Was the shooting deliberate and pre-mediated or a tragic accident? Are the witnesses who heard arguing for an hour before the shooting reliable? Was it in fact Pistorius and Steenkamp they heard arguing, or someone else? If Pistorius thought that the person he shot was a burglar, what did he think they were doing in the bathroom? If this was the act of a man in a state of terror and panic, why did he take the time to attach his prosthetic legs before shooting?
If, as is claimed, Steenkamp cried out after the first shot, why did he shoot three more times? Why didn’t he call the emergency services immediately after the shooting?
And so on and so forth, the questions keep coming. And as the truth of every question (will) come out, so each action the characters took in this story will reveal a new truth about each of them, and will open the door on the reality of who these people are – because, as in the best fictional drama – it’s the way characters ACT under stress that reveals who they really are (rather than what they say).
Drama is about what characters DO. The truth about OP is not revealed by the countless media interviews he has given – all these do is provide a fascinating glimpse into the contrast between him in public and private.
Which is why thoroughly nice, straightforward people don’t tend to make for the most interesting drama – because their text is the same as their sub-text.
This all goes back to one of the most frequent notes I give screenwriters – which is – really MINE your material. Go deep into the story, and work on a cause and effect progression. One scene should naturally and inevitably lead to another to another to another – this is what story-telling should be about.
I suppose one of my thoughts about this case is – why aren’t more fictional crime dramas this fascinating?
It also reminds me of what the best Scandanavian crime dramas do so well – shows like The Bridge (in particular) and The Killing – they take a single criminal or incident (several incidents in the case of The Bridge) and examine them in huge detail over many episodes – so that we inevitably come to know the investigators and the investigated in real depth over the course of the whole series, and consequently invest in them in a way we don’t with more superficial (and shorter) crime stories. This is the huge virtue of serial television drama at its best.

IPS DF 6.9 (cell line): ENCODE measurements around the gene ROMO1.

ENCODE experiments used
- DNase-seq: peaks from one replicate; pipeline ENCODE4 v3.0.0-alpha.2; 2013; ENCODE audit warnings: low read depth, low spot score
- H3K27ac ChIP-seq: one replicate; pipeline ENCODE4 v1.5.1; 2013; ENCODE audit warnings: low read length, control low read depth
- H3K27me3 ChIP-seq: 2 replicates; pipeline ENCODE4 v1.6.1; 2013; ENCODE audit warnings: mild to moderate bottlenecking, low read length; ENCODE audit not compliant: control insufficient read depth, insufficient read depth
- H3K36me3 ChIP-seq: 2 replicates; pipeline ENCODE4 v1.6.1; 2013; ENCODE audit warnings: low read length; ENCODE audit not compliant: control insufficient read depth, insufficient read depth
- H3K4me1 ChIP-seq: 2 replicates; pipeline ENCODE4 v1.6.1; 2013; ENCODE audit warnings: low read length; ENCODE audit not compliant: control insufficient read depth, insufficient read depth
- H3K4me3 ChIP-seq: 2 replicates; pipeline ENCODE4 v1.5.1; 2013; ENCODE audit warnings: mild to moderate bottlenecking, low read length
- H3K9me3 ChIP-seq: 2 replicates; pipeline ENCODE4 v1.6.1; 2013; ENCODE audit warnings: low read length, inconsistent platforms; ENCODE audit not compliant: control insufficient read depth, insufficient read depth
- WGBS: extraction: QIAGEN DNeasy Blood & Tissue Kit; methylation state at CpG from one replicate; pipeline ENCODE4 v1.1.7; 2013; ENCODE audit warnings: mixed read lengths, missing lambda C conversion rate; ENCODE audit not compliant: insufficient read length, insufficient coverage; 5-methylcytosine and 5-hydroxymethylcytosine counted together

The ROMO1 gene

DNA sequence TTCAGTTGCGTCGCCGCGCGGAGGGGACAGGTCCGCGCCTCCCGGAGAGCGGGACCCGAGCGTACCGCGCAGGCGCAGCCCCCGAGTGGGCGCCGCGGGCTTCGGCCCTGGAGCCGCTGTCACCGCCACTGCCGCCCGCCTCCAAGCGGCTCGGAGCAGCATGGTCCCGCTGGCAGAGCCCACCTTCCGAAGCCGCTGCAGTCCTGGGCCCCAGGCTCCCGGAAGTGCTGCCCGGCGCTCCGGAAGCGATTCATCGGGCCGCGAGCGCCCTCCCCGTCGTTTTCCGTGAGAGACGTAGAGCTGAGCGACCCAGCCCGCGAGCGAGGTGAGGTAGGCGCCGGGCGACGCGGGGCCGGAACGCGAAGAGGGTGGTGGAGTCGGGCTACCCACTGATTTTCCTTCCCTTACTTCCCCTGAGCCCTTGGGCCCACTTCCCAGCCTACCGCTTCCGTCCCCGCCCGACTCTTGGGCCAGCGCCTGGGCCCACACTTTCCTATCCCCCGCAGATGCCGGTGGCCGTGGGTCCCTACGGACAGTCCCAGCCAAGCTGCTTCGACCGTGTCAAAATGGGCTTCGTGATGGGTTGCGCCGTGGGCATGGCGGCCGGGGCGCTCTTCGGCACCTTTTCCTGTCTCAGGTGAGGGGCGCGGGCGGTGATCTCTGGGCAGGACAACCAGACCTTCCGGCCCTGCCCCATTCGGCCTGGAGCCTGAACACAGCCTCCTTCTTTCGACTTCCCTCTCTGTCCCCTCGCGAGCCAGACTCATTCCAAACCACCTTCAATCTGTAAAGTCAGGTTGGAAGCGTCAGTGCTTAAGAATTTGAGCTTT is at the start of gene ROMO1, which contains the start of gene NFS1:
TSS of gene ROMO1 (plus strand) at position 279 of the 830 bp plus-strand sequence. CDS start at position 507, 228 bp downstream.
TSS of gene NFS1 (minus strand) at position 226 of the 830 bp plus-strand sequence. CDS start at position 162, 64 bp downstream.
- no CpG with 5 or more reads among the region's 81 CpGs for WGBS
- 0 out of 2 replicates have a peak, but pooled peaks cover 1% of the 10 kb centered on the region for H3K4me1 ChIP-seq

(And don’t even get me started on the Chris Huhne \ Vicky Price case – which is going to a replay! – I strongly suggest you follow this retrial and see the drama \ story-telling lessons that come out of it)
I’ve read a lot of interesting and varied scripts this week. The most memorable character I’ve read this week was a lead character who didn’t utter a single word of dialogue throughout the whole 65 minute film. A troubled, 6 year old boy with learning difficulties who turns out to have an instinctive musical genius. There are lessons for us all as screenwriters there!
Phil Gladwin and I are now gearing up for three more 2 day weekend screenwriting courses in London – in March, May and July. Full details on my website here –
Or on our new dedicated courses website – www.thetwophils.co.uk
We are also sending out a new fortnightly newsletter to our subscribers on the new website – and it’s only available to subscribers – so make sure you go to the site to sign up.
Special guests in March are Channel 4 Drama commissioning editor, Ben Stoll and Producer Matt Bouch (My Mad Fat Diary). Channel 4 Drama is on something of a roll at the moment with shows like Utopia, Complicit and My Mad Fat Diary (not to mention Black Mirror – although that show in fact comes out of C4’s comedy department) – so this will be a great opportunity to get an insight into how Channel 4 commission and develop new drama, and into screenwriting opportunities in general. Both Ben and Matt have great experience in TV and film and will be able to answer all your questions about screenwriting opportunities in the UK.
In May we are joined by BBC script editor Esther Springer, who has worked on a lot of great shows, and with many wonderful writers. She has a real passion for screenwriting and the writers’ craft, which will be both entertaining and instructive.
Until next week,
All the best
Feb 22nd 2013